Sharing a vision of a sustainable prevention culture
Today's working population is faced with "traditional" occupational risks, as well as a multitude of emerging work- and non-work related health challenges. New technologies, ergonomic risks, demographic changes, stress and other psychosocial factors affect the lives and health of workers. Increasingly, both occupational and non-occupational factors determine health and well-being at work. At the same time the health of workers has become a crucial factor for the sustainability of social security schemes.
The focus in prevention at the workplace is therefore widening, from a classical, more technical risk-management approach, to the promotion of a prevention culture, where safety, health and well-being are interrelated. This integrated prevention approach requires the involvement of diverse societal actors, and a unified approach to prevention, which takes into account both work and non-work related risk factors.
The positive socio-economic return on prevention
According to International Social Security Association (ISSA) research, prevention not only benefits the health and well-being of the workforce, but also boosts the productivity and competitiveness of the economy as the average cost/benefit ratio for enterprises that invest in prevention activities is a significant 1:2.2. Such significant return rates demonstrate a strong business case for investments in prevention, both for business, but also for society at large. The return on prevention achieved at the societal level is expected to be even more positive, with improved health and well-being leading to higher levels of employability and reduced social and health expenditure.
Prevention and Occupational Safety and Health (OSH): The challenges to be addressed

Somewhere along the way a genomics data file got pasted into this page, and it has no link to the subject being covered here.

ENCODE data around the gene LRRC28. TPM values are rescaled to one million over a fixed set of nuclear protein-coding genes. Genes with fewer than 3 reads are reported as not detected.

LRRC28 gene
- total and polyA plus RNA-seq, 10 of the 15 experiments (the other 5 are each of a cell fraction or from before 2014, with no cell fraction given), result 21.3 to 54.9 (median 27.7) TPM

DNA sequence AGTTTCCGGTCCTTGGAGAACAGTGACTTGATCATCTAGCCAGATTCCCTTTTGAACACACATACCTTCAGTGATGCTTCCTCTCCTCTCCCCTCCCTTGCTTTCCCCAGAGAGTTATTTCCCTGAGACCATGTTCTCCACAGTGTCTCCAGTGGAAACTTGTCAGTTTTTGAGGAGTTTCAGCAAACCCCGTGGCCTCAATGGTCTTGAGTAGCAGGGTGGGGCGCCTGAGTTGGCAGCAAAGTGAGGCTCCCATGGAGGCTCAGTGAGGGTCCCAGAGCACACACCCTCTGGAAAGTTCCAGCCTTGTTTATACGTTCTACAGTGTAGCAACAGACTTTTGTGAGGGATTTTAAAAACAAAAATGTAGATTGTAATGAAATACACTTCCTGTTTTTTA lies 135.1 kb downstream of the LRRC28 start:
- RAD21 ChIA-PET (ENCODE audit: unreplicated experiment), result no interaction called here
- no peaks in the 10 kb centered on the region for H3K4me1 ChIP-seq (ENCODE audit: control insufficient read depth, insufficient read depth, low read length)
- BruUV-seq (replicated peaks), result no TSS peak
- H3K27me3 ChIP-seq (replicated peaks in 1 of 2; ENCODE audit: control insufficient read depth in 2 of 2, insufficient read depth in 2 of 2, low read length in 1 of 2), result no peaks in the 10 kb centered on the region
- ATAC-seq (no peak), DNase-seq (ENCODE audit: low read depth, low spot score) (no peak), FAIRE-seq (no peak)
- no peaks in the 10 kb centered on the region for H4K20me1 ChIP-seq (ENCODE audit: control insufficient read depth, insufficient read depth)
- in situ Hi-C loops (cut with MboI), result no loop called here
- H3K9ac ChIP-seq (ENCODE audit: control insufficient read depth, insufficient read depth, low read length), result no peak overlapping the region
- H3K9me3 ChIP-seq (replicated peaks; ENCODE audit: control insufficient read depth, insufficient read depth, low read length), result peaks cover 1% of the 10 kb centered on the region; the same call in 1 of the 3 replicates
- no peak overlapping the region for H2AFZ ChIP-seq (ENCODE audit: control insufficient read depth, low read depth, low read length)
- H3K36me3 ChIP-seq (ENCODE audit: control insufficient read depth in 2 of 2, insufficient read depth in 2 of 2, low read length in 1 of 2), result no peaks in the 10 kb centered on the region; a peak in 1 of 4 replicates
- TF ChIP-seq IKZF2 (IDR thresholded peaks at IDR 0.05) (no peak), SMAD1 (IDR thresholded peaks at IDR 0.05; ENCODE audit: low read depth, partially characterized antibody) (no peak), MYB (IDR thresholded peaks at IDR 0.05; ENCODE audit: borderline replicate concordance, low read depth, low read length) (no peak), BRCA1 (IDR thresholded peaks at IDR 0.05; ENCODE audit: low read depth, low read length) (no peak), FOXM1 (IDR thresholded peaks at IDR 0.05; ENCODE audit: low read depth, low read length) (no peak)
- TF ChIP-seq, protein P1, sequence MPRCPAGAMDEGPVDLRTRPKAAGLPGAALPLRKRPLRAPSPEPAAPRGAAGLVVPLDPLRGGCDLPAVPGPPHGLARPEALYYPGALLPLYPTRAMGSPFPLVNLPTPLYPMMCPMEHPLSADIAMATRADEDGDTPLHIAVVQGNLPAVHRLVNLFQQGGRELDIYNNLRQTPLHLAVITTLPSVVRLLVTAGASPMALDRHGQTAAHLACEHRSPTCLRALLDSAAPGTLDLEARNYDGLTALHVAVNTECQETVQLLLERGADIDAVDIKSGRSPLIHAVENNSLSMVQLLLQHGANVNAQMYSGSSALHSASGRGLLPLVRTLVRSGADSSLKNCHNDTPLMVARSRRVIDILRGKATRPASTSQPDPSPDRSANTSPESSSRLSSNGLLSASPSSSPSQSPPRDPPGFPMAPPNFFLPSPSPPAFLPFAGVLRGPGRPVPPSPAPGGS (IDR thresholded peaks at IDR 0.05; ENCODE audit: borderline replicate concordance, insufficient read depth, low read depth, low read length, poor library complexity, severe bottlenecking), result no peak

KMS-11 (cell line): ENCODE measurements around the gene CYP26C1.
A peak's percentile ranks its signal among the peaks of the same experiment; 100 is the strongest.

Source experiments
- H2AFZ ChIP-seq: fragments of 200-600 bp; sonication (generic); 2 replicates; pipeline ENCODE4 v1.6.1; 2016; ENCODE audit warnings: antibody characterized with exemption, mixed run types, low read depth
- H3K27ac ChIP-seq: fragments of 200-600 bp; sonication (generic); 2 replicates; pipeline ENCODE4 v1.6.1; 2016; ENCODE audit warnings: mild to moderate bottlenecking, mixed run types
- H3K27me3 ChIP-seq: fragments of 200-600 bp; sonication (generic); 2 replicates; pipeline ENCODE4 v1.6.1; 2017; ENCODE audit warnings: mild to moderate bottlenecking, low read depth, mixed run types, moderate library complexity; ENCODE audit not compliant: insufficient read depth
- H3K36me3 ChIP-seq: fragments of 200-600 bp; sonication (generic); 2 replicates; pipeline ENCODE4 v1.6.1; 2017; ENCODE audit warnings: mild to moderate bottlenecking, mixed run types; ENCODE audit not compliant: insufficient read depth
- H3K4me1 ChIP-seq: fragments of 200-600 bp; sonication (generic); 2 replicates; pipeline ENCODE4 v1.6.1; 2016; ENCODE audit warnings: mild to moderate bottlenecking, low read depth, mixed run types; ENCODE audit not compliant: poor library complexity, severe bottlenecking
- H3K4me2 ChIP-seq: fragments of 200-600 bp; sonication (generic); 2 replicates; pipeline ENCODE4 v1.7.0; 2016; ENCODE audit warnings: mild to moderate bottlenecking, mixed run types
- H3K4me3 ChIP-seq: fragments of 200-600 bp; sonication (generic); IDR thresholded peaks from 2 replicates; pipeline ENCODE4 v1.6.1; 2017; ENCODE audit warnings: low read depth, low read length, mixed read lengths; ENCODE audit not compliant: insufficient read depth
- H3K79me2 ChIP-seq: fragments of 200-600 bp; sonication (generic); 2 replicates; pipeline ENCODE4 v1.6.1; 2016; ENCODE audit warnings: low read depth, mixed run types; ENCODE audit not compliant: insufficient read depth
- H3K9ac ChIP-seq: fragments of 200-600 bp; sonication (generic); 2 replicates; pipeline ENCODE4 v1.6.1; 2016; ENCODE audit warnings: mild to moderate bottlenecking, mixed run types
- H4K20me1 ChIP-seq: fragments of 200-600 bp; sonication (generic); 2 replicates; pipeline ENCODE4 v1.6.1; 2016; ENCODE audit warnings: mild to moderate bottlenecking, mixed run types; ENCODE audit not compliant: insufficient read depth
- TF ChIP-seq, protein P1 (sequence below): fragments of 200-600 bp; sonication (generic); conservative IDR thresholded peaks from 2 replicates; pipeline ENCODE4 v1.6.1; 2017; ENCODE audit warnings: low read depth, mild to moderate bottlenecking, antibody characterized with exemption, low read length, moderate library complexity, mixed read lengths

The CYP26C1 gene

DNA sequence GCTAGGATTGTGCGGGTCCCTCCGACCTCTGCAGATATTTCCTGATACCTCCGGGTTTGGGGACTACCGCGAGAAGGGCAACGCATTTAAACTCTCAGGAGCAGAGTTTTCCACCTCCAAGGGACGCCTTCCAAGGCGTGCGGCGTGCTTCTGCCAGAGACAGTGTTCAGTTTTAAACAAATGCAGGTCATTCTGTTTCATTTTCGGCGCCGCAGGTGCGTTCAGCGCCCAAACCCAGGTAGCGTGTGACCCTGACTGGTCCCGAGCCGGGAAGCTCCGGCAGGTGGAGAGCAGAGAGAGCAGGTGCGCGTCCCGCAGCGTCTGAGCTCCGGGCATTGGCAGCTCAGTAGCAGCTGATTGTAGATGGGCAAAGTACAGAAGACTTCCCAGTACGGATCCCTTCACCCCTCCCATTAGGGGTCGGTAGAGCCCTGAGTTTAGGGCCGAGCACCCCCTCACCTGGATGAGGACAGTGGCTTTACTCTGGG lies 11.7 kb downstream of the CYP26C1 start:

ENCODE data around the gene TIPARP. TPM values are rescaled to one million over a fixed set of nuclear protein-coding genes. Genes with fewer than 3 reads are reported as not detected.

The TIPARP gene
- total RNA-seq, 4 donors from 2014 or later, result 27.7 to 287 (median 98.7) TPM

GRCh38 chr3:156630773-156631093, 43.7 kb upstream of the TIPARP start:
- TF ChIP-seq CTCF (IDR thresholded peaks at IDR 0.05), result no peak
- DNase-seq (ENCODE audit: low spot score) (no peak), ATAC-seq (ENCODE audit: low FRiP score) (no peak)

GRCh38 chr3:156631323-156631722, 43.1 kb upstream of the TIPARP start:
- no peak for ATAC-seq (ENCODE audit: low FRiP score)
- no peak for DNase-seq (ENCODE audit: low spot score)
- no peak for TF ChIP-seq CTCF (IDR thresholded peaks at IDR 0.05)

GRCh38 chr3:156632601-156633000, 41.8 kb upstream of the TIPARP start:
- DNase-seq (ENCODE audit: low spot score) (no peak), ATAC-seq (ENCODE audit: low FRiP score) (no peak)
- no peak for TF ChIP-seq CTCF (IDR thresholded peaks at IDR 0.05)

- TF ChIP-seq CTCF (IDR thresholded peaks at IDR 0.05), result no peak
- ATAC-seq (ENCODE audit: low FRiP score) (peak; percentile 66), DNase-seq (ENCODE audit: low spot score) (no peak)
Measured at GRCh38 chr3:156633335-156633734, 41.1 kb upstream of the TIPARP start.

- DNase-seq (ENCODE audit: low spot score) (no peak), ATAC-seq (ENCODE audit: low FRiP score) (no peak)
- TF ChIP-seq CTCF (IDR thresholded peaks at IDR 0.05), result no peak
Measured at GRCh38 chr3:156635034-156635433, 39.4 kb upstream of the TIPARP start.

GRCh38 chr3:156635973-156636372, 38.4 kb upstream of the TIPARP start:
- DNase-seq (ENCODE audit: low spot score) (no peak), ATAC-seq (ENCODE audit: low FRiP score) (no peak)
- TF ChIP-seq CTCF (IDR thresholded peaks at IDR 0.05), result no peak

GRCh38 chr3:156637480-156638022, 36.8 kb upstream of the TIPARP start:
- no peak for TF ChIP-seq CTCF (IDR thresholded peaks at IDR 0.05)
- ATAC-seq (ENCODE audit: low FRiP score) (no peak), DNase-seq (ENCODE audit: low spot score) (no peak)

- Globalization is accompanied by a growth in informal employment, increased migration flows and profound social shifts, thus posing new challenges to safety and health at work, especially in countries with less developed prevention cultures. Workers in the informal sector and migrant workers are often employed in more vulnerable jobs with higher risks and less protection.
- The uncertain global economic climate adds to the overall challenges, putting pressure on workers and undermining established prevention systems and practices. This affects workers' safety and health, including psychosocial strain due to job insecurity and due to reduced funding for protective equipment and OSH-training.
- New technologies, including nanotechnology, ergonomic risks, as well as stress and other psychosocial factors, further increase the complexity of prevention.
- While the prevention of safety risks has resulted in positive outcomes, including reduced accident levels, occupational health risks remain a key challenge. According to the International Labour Organization (ILO), each year 160 million new cases of occupational illnesses are reported. Psychosocial issues are of special concern. European Union figures state that mental ill-health accounts for almost 20 per cent of illnesses in Europe and affects one in four people at some point in their life. This has a wider impact when mental ill-health leads to work absenteeism and eventually exclusion from the labour market.
- The financial burden of compensation, health care, rehabilitation and incapacity to work is huge: equivalent to 4 per cent of world GDP annually for work injuries alone; in some developing countries, the cost can be as high as 10 per cent of GDP.
Challenges in occupational health
The ILO estimates that 2.3 million people die annually as a result of occupational accidents and work-related diseases, and the incidence of non-fatal workplace accidents is rising. While the global mortality rate of workers arising from work-related accidents has fallen, fatality rates due to occupational diseases are stagnating and represent 85 per cent of all work-related fatalities according to ILO estimates.
Reflecting the changing nature of occupational health hazards, there is a trend towards more severe medical conditions, for example due to exposure to carcinogens, asbestos and silica. In many countries, mental health issues, or psychosocial risks, in the workplace are on the increase due to a changing world of work. Stress-related health problems and absenteeism levels are on the rise, due to factors such as increased work intensity, higher demands, job insecurity and even harassment and violence.